Here's Why It Can Actually Be Good For You To Remember Your Dreams, According To An Expert

You were tossing and turning all night, and you remember the dream you had so vividly, as if it really happened. It’s almost like your dreams kept you up all night. Wait, that doesn’t make sense. If you were dreaming then you must’ve been sleeping soundly, right? So does dreaming mean you’re getting good sleep? Or does it mean you went on an excellent adventure at the expense of your beauty rest? Well, there's not exactly a straightforward answer, but there is an explanation for both sides of the debate. As with most things in the sleep world, though, it's just a little bit complicated.

To tackle this question, it's important to understand what's actually happening in your brain and body when you're sleeping. According to the American Academy of Sleep Medicine (AASM), there are five stages of sleep, which repeat throughout the night about every 90 to 110 minutes. The first two stages involve light sleep and slow brain waves (like the kind of sleep you get during a quick catnap), and the third stage is when you're the most "out of it" — aka when it’s the hardest to be woken up from your slumber. The last two stages are when REM (rapid eye movement) sleep happens. In REM sleep, per the AASM's breakdown, your breathing picks up, your eyes flutter beneath your eyelids, your body moves into a deep sleep, and it's also when your brain activity is heightened enough for you to experience vivid dreams.

"REM sleep is one of the most important stages of sleep because it rejuvenates the body, mind, and helps out with your memory and health," Dr. Rajkumar (Raj) Dasgupta, an assistant professor of clinical medicine at the University of Southern California's Keck School of Medicine, who's also part of the AASM, tells Elite Daily in a phone interview. "REM dreams are those vivid, [high-definition] quality dreams."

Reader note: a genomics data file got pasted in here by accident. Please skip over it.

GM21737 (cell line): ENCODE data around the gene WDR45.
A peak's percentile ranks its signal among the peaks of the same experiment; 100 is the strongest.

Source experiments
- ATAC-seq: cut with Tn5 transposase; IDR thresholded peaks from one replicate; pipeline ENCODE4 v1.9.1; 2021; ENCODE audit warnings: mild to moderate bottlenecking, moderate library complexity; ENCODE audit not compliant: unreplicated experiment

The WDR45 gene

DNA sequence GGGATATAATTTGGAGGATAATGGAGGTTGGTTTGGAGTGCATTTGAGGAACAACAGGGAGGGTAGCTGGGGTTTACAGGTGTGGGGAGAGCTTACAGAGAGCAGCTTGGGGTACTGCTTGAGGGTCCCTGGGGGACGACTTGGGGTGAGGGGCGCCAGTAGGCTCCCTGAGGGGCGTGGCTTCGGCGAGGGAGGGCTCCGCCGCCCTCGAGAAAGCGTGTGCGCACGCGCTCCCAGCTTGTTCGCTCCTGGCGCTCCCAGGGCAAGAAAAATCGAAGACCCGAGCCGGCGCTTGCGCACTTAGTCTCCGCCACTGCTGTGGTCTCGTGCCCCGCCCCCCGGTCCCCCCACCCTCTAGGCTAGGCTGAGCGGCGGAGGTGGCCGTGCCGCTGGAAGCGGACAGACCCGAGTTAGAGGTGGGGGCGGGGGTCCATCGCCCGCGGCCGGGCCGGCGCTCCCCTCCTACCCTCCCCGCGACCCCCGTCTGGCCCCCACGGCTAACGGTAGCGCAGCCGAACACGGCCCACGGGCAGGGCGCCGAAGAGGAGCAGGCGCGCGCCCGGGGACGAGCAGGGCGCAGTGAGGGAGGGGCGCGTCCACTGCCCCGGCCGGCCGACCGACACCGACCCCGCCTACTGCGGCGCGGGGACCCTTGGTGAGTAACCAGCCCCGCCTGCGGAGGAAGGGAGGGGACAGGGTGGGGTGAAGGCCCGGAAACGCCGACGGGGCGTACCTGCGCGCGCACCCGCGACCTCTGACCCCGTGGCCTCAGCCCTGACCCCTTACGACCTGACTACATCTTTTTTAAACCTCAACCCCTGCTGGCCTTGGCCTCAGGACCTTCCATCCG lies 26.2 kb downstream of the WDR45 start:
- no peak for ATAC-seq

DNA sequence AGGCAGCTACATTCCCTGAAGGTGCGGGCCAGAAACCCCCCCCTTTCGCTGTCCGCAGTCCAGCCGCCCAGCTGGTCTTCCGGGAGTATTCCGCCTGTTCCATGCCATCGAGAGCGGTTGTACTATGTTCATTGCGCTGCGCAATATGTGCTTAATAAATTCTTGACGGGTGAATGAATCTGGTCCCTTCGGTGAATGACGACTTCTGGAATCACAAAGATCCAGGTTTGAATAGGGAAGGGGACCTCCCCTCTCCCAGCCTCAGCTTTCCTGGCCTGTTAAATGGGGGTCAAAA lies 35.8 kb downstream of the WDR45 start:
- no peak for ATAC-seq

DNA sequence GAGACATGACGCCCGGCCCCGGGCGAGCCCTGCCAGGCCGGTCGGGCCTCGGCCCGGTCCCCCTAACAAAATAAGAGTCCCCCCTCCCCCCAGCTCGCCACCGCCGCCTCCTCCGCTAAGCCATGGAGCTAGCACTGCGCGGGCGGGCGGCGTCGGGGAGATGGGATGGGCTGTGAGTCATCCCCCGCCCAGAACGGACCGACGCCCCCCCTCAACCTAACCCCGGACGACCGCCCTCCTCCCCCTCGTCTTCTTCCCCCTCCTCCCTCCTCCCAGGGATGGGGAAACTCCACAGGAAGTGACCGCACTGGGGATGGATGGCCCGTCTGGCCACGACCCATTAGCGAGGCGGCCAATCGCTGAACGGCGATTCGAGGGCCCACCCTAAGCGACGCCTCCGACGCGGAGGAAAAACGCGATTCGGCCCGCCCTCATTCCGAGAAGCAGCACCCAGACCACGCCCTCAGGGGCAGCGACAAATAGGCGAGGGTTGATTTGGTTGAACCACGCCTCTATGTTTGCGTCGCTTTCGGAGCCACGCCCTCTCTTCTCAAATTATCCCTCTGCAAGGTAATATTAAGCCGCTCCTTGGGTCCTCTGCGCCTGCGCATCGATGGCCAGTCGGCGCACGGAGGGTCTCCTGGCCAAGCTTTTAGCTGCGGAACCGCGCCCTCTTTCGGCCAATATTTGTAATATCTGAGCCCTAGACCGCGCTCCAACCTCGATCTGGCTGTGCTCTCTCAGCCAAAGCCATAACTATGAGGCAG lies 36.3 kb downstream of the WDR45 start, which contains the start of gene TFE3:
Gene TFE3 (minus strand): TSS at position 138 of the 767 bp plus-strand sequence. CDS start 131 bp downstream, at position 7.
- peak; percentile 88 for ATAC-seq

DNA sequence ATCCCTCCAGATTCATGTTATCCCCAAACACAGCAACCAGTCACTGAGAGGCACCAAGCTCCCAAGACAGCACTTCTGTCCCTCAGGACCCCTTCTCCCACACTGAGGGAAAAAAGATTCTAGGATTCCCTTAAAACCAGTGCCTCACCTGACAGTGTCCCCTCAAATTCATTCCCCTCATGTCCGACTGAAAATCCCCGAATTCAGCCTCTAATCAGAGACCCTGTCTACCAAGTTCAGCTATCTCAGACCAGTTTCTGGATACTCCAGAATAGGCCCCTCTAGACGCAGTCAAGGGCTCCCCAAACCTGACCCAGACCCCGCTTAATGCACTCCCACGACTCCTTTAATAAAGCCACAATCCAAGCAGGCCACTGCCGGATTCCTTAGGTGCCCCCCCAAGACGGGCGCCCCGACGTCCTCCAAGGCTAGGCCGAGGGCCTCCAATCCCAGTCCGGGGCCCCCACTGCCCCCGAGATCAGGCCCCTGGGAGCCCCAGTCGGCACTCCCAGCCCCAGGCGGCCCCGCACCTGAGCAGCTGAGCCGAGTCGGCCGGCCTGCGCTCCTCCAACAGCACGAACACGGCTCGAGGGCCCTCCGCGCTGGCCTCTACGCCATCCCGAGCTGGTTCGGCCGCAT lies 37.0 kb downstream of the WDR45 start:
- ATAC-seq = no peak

But even though REM sleep typically means 1) that you're in a deep sleep, and 2) that you're likely dreaming, Dr. Dasgupta says it's possible to dream a lot throughout the night and not get a good night's sleep. "Actually, we dream in all stages of our sleep," he clarifies. "When you have those dreams where you think you have a dream, but you can’t figure out the details because it feels like a VHS recording? That’s a non-REM dream," he explains. In other words, sometimes you dream during one of those earlier, lighter stages of your sleep cycle, but when that happens, you usually forget a lot of the details of the dream because you weren't really that deep in your slumber.

Dr. Dasgupta tells me he measures good sleep based on both quality and quantity. "Quantity depends on age, but a ballpoint is between seven and eight hours a night for adults. If you’re getting a good quantity of sleep, but still having symptoms of not a good rest, then that means you’re not going into the deep stages of sleep. You have frequent awakenings," he explains, adding that obstructive sleep apnea — which affects 15 to 20 million people on average, and is a condition wherein your breathing repeatedly stops for brief moments throughout the night — could be what's "waking [you up] before you can get into those deeper stages of sleep."

So basically, it is possible to dream without getting a good quantity of quality sleep.

But, if you're having those vivid REM dreams, then that's usually a sign you're getting good sleep, according to Dr. Dasgupta. What's more, when you're getting a good night's sleep and experiencing REM dreams, it can actually improve your ability to do certain things when you're awake. In a 2009 study reported by TIME, researchers from the University of California, Berkeley found that REM sleep can play a role in how well you read other people's emotions. The study found that people who reached REM during a nap were able to judge facial expressions with better accuracy than those who didn't reach REM — which kind of makes sense when you think about it, since, when you're more well-rested, you tend to be more present, alert, and aware, right?

Similarly, a study published in the scientific journal Current Biology found that, if you learn a new task and then sleep on it, you could be up to 10 times better at that task compared to someone who stayed awake. Hello, study breaks.

So, dreaming might not always mean you're getting a quality night of sleep. But when it does, rest assured, your brain's probably getting a nice boost, too.